Macy’s to Close 150 Nameplate Stores, Focus on Luxury and Small-Format Locations


Macy’s, Inc. has unveiled its Bold New Chapter strategy, signaling a major shift for the iconic department store retailer. Macy’s plans to close 150 underproductive nameplate stores — approximately 50 this year alone — and continue its expansion of smaller-format stores as it prioritizes investment in about 350 go-forward locations.

Additionally, noting that its luxury banners have been outperforming other divisions, Macy’s will open about 15 Bloomingdale’s stores and at least 30 new Bluemercury locations over the next three years, along with remodeling approximately 30 existing Bluemercury stores.

“A Bold New Chapter serves as a strong call to action,” said Tony Spring, who took the helm as Macy’s CEO earlier this month, in a statement. “It challenges the status quo to create a more modern Macy’s, Inc. We are making the necessary moves to reinvigorate relationships with our customers through improved shopping experiences, relevant assortments and compelling value.”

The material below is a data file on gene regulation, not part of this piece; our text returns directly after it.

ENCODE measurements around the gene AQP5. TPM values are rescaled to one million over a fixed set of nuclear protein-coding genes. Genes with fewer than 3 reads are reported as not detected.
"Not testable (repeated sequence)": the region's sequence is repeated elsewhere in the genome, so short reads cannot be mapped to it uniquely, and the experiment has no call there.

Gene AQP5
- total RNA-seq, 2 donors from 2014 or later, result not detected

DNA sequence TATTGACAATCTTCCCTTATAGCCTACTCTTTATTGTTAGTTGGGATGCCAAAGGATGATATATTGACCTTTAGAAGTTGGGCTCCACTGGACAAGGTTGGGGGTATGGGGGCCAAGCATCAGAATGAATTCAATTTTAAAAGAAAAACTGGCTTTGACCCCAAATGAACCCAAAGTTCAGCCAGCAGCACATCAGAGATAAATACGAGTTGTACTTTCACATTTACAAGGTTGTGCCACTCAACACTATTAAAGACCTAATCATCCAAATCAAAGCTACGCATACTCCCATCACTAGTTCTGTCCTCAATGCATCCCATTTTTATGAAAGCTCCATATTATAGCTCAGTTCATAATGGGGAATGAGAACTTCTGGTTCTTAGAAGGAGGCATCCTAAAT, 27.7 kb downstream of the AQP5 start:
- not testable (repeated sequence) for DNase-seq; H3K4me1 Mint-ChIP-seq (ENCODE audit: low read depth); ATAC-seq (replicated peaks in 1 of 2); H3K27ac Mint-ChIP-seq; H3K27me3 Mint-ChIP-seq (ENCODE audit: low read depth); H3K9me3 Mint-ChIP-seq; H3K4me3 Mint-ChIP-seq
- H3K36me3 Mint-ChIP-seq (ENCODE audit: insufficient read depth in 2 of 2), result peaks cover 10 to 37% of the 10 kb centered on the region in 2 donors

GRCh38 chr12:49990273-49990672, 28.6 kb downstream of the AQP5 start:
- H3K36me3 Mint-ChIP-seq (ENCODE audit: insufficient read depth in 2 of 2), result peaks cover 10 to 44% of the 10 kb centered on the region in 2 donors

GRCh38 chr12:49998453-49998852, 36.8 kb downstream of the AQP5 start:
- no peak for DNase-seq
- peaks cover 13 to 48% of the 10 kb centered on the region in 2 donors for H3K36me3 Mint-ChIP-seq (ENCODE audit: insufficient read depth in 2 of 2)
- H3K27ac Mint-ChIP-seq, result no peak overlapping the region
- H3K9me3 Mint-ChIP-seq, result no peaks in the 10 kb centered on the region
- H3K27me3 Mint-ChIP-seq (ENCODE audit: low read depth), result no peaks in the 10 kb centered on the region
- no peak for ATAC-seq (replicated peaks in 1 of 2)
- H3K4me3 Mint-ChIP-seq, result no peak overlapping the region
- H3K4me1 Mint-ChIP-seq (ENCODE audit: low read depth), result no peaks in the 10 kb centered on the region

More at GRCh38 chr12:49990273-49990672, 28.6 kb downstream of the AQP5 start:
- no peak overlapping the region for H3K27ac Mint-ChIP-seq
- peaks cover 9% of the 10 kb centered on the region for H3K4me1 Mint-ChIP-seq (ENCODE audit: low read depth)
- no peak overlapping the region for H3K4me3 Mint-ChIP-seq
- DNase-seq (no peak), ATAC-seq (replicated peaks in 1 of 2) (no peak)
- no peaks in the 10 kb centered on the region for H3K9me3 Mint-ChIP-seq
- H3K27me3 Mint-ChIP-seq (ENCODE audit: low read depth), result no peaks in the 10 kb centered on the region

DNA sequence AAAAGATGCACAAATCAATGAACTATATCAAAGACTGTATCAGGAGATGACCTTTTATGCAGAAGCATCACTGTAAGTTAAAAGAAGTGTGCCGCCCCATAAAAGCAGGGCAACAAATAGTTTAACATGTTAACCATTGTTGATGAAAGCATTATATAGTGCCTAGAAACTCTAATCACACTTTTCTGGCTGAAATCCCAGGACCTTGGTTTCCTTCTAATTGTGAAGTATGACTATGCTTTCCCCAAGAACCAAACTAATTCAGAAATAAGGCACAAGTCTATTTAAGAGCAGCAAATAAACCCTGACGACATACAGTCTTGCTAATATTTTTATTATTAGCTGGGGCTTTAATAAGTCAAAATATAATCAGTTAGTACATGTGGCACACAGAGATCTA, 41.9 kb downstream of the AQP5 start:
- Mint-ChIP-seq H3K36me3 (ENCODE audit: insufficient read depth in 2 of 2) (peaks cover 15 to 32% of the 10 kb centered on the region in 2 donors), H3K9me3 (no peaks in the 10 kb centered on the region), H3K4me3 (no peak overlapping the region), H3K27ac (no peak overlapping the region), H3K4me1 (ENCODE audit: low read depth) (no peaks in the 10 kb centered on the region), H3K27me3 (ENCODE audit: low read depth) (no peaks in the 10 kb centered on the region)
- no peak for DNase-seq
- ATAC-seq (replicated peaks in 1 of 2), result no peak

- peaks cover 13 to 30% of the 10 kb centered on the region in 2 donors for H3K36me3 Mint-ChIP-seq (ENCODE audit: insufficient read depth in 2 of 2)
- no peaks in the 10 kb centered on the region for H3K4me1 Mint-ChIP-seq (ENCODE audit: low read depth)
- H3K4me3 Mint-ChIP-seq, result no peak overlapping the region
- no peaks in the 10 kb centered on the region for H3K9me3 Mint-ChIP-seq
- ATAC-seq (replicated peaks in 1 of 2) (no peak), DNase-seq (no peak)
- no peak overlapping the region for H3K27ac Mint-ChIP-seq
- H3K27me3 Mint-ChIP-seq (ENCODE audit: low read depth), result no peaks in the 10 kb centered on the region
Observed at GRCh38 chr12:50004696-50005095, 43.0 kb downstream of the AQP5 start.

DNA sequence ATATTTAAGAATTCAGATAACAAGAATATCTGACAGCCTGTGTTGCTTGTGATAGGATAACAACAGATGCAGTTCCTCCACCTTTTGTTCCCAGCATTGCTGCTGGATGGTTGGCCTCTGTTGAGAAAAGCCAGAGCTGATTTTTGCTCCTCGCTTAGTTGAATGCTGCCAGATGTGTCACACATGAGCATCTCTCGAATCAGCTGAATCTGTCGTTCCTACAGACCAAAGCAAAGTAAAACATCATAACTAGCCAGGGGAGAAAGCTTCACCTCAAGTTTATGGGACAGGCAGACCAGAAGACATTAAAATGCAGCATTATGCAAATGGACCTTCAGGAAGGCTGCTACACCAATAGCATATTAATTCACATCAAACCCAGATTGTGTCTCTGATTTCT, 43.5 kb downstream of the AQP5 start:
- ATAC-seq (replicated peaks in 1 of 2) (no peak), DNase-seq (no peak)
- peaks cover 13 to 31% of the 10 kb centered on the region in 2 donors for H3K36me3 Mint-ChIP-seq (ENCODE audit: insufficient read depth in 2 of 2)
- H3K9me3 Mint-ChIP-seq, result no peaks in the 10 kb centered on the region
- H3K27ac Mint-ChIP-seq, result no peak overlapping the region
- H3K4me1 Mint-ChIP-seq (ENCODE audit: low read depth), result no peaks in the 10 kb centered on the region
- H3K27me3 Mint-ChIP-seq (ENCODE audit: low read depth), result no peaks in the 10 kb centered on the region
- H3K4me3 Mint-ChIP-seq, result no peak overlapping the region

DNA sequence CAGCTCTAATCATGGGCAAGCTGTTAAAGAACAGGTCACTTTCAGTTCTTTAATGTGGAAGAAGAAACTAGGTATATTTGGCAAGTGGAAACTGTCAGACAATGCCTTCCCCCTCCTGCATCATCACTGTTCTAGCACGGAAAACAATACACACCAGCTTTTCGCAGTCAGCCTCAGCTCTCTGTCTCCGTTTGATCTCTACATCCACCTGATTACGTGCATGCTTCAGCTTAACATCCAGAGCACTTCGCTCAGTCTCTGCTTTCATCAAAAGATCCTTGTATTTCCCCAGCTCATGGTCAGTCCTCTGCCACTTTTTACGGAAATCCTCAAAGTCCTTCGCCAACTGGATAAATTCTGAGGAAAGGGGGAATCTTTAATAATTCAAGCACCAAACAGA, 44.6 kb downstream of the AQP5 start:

The third pillar of the new strategy will be simplifying and modernizing end-to-end operations. The retailer plans to rationalize and monetize its supply chain asset portfolio, streamline fulfillment, improve inventory planning and allocation and deliver a scalable technology platform.


The Bold New Chapter is in part a counterargument to activist investors who have been demanding changes in Macy’s strategies. Earlier this month Arkhouse Management put forward a slate of nine nominees to the Macy’s Board of Directors that includes former executives from retail heavyweights Hudson’s Bay Co., Target, The Vitamin Shoppe and Victoria’s Secret. It’s also a chance for newly minted CEO Spring to put his mark on the struggling retailer.

Macy’s executives unveiled the new strategy along with disappointing Q4 and full-year 2023 financial results. Q4 net sales of $8.1 billion were 1.7% lower than the same period in 2022, with comp sales down 5.4% on an owned basis and 4.2% on an owned-plus-licensed basis. For the full year, net sales of $23.1 billion represented a 5.5% drop from 2022. Both digital (down 7%) and brick-and-mortar sales (down 5%) contributed to the poor results. Comp sales fell 6.9% on an owned basis and 6% on an owned-plus-licensed basis in 2023 compared to 2022.

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